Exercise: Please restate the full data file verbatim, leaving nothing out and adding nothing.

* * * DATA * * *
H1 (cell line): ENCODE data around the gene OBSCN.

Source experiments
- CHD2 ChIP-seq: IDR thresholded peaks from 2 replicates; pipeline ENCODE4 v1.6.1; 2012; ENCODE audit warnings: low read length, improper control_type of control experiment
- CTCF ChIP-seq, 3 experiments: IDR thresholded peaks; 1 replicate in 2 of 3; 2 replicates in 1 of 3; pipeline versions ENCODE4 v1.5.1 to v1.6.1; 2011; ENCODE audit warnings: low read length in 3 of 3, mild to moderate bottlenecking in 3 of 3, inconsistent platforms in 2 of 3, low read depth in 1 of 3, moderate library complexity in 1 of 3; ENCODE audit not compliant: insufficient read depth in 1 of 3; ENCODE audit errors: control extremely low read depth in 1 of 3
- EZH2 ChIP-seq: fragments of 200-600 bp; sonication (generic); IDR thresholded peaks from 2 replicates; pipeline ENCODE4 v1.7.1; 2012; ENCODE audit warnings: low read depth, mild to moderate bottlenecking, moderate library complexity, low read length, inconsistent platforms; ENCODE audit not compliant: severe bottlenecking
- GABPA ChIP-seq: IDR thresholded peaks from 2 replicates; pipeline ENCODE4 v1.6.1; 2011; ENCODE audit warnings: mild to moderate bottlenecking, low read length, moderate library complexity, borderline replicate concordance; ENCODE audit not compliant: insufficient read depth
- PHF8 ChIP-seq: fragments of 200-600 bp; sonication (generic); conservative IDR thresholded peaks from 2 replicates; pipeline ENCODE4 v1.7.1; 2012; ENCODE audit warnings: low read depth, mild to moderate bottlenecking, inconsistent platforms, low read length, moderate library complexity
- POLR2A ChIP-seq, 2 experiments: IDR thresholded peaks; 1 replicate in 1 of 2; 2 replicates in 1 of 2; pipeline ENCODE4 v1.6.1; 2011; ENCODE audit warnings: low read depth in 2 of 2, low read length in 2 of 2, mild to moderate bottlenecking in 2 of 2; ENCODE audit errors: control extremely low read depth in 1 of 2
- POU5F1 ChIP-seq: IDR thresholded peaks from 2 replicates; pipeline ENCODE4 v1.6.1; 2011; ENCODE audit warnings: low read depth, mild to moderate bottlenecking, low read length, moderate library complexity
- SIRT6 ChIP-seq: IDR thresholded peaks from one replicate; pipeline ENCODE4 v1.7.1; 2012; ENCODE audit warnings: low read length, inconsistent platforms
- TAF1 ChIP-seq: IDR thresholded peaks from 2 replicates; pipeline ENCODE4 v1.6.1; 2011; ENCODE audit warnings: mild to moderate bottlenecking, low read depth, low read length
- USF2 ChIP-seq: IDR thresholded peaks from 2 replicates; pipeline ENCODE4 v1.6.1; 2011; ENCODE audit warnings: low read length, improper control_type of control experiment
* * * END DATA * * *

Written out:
H1 (cell line): ENCODE data around the gene OBSCN.

Source experiments
- CHD2 ChIP-seq: IDR thresholded peaks from 2 replicates; pipeline ENCODE4 v1.6.1; 2012; ENCODE audit warnings: low read length, improper control_type of control experiment
- CTCF ChIP-seq, 3 experiments: IDR thresholded peaks; 1 replicate in 2 of 3; 2 replicates in 1 of 3; pipeline versions ENCODE4 v1.5.1 to v1.6.1; 2011; ENCODE audit warnings: low read length in 3 of 3, mild to moderate bottlenecking in 3 of 3, inconsistent platforms in 2 of 3, low read depth in 1 of 3, moderate library complexity in 1 of 3; ENCODE audit not compliant: insufficient read depth in 1 of 3; ENCODE audit errors: control extremely low read depth in 1 of 3
- EZH2 ChIP-seq: fragments of 200-600 bp; sonication (generic); IDR thresholded peaks from 2 replicates; pipeline ENCODE4 v1.7.1; 2012; ENCODE audit warnings: low read depth, mild to moderate bottlenecking, moderate library complexity, low read length, inconsistent platforms; ENCODE audit not compliant: severe bottlenecking
- GABPA ChIP-seq: IDR thresholded peaks from 2 replicates; pipeline ENCODE4 v1.6.1; 2011; ENCODE audit warnings: mild to moderate bottlenecking, low read length, moderate library complexity, borderline replicate concordance; ENCODE audit not compliant: insufficient read depth
- PHF8 ChIP-seq: fragments of 200-600 bp; sonication (generic); conservative IDR thresholded peaks from 2 replicates; pipeline ENCODE4 v1.7.1; 2012; ENCODE audit warnings: low read depth, mild to moderate bottlenecking, inconsistent platforms, low read length, moderate library complexity
- POLR2A ChIP-seq, 2 experiments: IDR thresholded peaks; 1 replicate in 1 of 2; 2 replicates in 1 of 2; pipeline ENCODE4 v1.6.1; 2011; ENCODE audit warnings: low read depth in 2 of 2, low read length in 2 of 2, mild to moderate bottlenecking in 2 of 2; ENCODE audit errors: control extremely low read depth in 1 of 2
- POU5F1 ChIP-seq: IDR thresholded peaks from 2 replicates; pipeline ENCODE4 v1.6.1; 2011; ENCODE audit warnings: low read depth, mild to moderate bottlenecking, low read length, moderate library complexity
- SIRT6 ChIP-seq: IDR thresholded peaks from one replicate; pipeline ENCODE4 v1.7.1; 2012; ENCODE audit warnings: low read length, inconsistent platforms
- TAF1 ChIP-seq: IDR thresholded peaks from 2 replicates; pipeline ENCODE4 v1.6.1; 2011; ENCODE audit warnings: mild to moderate bottlenecking, low read depth, low read length
- USF2 ChIP-seq: IDR thresholded peaks from 2 replicates; pipeline ENCODE4 v1.6.1; 2011; ENCODE audit warnings: low read length, improper control_type of control experiment